Committee and relating to the  duties of the committee; providing                                                               
for  an  oath  for  delegates and  alternates  to  a  countermand                                                               
amendment convention;  providing for a chair  and assistant chair                                                               
of the  state's countermand  amendment delegation;  providing for                                                               
the  duties   of  the  chair   and  assistant   chair;  providing                                                               
instructions  for the  selection of  a convention  president; and                                                               
providing  specific language  for  the  countermand amendment  on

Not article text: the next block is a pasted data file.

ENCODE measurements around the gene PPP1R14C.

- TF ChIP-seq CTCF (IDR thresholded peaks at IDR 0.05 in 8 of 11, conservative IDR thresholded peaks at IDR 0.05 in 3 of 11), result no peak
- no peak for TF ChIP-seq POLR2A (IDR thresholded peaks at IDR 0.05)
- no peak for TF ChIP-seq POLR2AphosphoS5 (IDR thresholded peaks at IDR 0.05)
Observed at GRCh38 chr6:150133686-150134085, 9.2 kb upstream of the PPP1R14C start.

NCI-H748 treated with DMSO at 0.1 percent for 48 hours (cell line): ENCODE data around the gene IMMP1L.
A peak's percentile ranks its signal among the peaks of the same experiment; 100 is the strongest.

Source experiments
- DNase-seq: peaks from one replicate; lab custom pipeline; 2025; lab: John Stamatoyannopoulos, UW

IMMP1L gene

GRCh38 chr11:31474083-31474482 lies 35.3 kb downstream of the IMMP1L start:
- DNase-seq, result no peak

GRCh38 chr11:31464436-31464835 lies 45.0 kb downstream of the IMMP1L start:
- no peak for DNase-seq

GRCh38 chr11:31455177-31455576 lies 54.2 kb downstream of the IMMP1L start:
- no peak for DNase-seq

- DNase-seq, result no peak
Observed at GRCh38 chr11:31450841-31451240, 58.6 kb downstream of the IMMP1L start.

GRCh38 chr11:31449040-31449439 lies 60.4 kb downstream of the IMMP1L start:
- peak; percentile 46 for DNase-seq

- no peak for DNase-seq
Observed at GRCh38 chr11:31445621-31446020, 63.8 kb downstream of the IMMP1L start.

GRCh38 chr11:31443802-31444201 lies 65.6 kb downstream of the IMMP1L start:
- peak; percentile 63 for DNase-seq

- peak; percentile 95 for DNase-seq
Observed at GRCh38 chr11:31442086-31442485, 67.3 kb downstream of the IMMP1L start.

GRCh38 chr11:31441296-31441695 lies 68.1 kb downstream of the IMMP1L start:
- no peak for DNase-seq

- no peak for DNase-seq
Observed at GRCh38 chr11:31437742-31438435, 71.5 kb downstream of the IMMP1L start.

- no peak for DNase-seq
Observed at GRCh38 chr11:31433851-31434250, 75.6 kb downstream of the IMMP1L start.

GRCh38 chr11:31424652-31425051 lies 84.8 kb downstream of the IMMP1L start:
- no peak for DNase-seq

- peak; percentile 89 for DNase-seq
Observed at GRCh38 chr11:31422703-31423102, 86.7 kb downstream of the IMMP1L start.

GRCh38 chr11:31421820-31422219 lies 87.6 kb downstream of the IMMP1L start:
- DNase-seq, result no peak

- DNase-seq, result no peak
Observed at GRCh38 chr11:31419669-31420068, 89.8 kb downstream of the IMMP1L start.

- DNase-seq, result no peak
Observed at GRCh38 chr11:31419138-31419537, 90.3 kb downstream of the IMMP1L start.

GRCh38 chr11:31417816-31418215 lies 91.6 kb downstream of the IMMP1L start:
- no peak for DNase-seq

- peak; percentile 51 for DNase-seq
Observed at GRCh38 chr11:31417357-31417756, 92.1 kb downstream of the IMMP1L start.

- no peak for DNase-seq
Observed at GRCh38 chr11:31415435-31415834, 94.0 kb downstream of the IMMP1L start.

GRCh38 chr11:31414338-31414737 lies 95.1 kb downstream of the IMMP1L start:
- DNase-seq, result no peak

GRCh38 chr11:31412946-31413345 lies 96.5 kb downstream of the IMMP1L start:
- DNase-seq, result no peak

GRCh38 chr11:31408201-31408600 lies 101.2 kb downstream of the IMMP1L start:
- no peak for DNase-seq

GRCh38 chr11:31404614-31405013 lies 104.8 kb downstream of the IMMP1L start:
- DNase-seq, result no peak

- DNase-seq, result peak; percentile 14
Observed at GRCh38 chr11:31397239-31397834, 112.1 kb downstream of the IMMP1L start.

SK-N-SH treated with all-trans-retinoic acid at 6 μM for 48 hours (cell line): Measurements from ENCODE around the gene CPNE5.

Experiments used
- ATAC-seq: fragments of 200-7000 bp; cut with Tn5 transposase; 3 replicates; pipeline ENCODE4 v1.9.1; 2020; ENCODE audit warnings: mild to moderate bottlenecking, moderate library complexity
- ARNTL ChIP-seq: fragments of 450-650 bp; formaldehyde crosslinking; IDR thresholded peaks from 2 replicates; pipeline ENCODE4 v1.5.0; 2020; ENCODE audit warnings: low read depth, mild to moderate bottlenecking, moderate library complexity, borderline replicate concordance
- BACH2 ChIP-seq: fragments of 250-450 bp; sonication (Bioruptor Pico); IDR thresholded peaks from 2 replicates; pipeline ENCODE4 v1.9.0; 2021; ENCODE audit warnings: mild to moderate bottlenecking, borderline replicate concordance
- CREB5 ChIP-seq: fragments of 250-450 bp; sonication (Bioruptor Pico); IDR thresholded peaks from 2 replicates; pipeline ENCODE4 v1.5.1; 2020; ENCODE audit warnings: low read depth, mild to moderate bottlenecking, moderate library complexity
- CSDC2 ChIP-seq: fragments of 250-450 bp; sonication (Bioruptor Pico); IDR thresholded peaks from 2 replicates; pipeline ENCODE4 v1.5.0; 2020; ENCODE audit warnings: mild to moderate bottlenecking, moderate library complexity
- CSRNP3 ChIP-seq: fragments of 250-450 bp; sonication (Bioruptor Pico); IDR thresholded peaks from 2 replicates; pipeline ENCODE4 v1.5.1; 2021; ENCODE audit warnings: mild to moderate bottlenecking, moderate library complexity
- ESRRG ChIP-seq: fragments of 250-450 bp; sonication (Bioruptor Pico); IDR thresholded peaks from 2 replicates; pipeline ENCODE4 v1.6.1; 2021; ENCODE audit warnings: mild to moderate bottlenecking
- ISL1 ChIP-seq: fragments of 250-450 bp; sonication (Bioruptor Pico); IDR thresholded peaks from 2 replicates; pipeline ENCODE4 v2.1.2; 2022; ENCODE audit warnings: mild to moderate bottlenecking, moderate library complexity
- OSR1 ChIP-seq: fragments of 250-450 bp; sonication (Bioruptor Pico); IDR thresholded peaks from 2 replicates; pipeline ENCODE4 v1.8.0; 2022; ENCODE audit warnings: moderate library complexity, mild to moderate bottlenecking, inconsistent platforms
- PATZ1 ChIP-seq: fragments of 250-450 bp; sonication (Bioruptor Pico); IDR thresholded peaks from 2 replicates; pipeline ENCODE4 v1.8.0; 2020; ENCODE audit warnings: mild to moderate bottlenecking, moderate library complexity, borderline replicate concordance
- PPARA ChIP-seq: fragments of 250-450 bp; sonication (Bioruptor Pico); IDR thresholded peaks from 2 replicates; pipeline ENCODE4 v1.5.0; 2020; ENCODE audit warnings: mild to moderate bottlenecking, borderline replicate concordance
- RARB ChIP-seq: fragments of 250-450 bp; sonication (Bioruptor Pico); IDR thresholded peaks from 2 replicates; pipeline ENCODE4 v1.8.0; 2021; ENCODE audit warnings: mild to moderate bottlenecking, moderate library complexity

which  the state's  convention delegates  are  authorized by  the                                                               
legislature to vote to approve.                                                                                                 
                                                                                                                                
     - MOVED SCR 4 OUT OF COMMITTEE